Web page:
Māori ward councillors dismayed over referendums move

7:42 am on 5 April 2024
Wellington City Councillor Nīkau Wi Neera.

Wellington city councillor Nīkau Wi Neera has concerns for his fellow Māori ward councillors across the country. Photo: Supplied

Māori ward councillors say the government's plan to reintroduce referendums for councils to bring in their role is absurd and cruel.

On Thursday, Local Government Minister Simeon Brown announced councils which brought in Māori wards without polling residents will need to hold one - or scrap the wards they had set up. The results of those referendums would be binding and take effect from the 2028 local government term.

In 2022, Labour abolished the requirement for local councils to hold a referendum on Māori wards, saying rural and other wards did not face that requirement.

Manawatū District Council Māori ward representative Bridget Bell said she was not shocked by the announcement, but the timing of the referendum was cruel.

Councillors would now face double the pressure of winning re-election while convincing voters that Māori wards have value, she said.

Bridget Bell represents the Ngā Tapuae o Matangi Māori Ward on Manawatū District Council.

Manawatū District Council Māori ward representative Bridget Bell Photo: Supplied / Bridget Bell

"I think that is such a cruel reality now is that you worked extremely hard during elections to earn your seat then find out there's no seat at the table."

She believed it was hypocritical for the National Party to stand candidates in the Māori seats at the national level while potentially abolishing Māori seats at a local level.

Local Government Minister Simeon Brown said requiring referendums on Māori wards would restore the rights of communities to decide whether or not to introduce Māori wards.

"Local community members deserve to have a say in their governance arrangements," Brown said.

"The Coalition government's view is that any decision to establish or disestablish a Māori ward is one that should remain with communities. This does not affect councils' responsibilities to consult with mana whenua on issues that affect them."

He said the government had decided to require the referendums to take place at the same time as the election "so that the cost is minimised", but "ultimately the only cost will be if an extra piece of paper needs to be printed and the cost to count an additional vote".

"We've been advised it's going to be a minimal cost if any."

Wellington city councillor Nīkau Wi Neera said he found out his job may be on the line while in hospital.

"The idea that it's about fairness is absurd. What it's really about is a race-based agenda from ACT and New Zealand First, and the government lacking the backbone to stand up to them and do what's right," he said.

He was not worried for his job but had concerns for some of his fellow Māori ward councillors across the country.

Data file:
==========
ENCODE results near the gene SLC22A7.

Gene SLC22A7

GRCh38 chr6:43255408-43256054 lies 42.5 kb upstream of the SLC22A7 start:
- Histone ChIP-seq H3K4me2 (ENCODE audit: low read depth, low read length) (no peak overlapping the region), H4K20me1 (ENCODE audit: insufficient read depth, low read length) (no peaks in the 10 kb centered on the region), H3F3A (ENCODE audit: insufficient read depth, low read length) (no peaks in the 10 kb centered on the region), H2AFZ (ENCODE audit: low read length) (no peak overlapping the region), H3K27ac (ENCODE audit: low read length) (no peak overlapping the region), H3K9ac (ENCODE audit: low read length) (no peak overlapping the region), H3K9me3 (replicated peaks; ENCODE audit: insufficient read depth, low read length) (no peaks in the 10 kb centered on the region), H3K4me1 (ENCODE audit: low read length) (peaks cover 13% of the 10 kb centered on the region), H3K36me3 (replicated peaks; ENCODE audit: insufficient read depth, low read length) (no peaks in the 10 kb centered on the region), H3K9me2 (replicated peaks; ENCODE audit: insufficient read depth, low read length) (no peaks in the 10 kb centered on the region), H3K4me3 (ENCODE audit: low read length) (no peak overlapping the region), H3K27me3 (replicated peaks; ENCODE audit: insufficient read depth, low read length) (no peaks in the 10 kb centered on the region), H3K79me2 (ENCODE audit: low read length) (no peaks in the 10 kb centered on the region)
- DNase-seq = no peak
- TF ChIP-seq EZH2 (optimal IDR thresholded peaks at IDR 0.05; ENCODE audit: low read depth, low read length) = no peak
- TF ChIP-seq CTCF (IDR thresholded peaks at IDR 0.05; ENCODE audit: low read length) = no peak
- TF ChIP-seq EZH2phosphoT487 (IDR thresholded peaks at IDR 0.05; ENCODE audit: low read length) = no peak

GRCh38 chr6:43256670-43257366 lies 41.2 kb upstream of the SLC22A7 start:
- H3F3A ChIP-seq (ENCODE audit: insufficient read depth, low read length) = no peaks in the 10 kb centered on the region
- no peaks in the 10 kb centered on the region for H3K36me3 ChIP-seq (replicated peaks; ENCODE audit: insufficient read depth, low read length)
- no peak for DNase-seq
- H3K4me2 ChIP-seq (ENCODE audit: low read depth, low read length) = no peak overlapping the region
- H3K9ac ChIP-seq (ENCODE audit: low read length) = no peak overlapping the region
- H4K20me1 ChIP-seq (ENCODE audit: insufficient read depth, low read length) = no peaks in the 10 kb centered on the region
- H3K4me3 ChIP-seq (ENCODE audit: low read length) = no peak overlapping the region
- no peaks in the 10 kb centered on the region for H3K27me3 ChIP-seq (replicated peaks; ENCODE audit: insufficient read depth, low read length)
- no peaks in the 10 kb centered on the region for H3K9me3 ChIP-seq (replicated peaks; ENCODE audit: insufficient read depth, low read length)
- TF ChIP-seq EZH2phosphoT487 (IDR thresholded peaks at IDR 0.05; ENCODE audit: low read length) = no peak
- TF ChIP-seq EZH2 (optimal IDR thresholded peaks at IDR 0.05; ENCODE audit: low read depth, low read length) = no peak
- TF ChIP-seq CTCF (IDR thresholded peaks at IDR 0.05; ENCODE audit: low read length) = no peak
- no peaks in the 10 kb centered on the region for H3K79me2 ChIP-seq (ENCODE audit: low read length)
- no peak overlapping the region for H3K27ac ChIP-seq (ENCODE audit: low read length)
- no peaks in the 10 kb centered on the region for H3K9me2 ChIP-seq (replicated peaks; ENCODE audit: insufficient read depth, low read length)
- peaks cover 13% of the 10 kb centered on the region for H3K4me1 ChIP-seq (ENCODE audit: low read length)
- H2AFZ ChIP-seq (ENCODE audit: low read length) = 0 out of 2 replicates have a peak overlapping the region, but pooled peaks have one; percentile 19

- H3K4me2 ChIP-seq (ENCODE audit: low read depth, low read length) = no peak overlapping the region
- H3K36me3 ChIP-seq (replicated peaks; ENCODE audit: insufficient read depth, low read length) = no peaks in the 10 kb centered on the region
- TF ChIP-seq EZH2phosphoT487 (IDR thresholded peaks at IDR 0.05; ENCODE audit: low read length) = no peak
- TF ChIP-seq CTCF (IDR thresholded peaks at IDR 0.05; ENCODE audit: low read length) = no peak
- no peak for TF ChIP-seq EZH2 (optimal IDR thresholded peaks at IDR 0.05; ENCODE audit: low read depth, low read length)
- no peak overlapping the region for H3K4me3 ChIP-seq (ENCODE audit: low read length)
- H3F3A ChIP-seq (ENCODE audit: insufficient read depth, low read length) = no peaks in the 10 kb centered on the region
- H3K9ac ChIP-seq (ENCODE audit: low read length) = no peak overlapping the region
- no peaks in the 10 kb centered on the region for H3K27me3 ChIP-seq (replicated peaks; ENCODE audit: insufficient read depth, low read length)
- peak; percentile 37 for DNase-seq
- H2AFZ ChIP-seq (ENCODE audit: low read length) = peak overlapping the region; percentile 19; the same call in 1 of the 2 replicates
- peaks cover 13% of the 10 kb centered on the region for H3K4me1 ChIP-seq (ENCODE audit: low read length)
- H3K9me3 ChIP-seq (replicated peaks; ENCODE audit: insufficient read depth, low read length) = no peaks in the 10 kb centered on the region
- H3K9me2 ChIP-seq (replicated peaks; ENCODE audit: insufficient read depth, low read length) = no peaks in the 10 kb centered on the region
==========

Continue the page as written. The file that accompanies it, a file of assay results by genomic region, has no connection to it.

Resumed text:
Wellington Mayor says govt 'out of step and out of date'

Tory Whanau

Wellington Mayor Tory Whanau says she work through this with mana whenua and iwi partners before responding further. Photo: RNZ / Samuel Rillstone

Wellington Mayor Tory Whanau said she was committed to Māori representation in the city and had no plans to remove the Māori ward at Wellington City Council.

"This is a concerning example of central government overruling a democratically made local government decision. This is over and above a reversion to the law of 2021, which only required a poll if demanded by a certain number of citizens.

"I question whether this complies with the Crown's obligations to Māori under Te Tiriti. This government is out of step and out of date with these changes to legislation and our democracy. I will work through this with our mana whenua and iwi partners before responding further."

The previous government's decision to abolish the need for a referendum on Māori wards had helped to increase representation in local councils to its highest rate ever, Whanau said.

"It is so important that we continue to not only recognise but uphold tangata whenua perspectives in decision-making and in the council chamber. Ultimately, it is better for all of us."

On Thursday, Brown denied the government's plan was overreach, saying it was "a Coalition commitment, we've made it very clear ... this is about local communities making decisions about their representation and how those representation decisions are made, it's putting the legislation back to what it was only a few years ago".

Councils including Wairoa District, Waikato Regional and the Bay of Plenty Regional would not be affected as their Māori wards were set up before the removal of poll requirements.

Ōpōtiki District's wards would also not be affected as they were set up after voluntarily holding a poll at the 2022 elections, which was in favour.

The government planned to introduce legislation in the coming months, to be passed by the end of July.

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